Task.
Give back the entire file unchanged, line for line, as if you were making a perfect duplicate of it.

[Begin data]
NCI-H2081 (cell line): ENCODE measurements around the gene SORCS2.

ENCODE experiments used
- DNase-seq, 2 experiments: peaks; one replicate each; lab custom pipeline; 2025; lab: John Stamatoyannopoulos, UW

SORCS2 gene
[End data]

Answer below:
NCI-H2081 (cell line): ENCODE measurements around the gene SORCS2.

ENCODE experiments used
- DNase-seq, 2 experiments: peaks; one replicate each; lab custom pipeline; 2025; lab: John Stamatoyannopoulos, UW

SORCS2 gene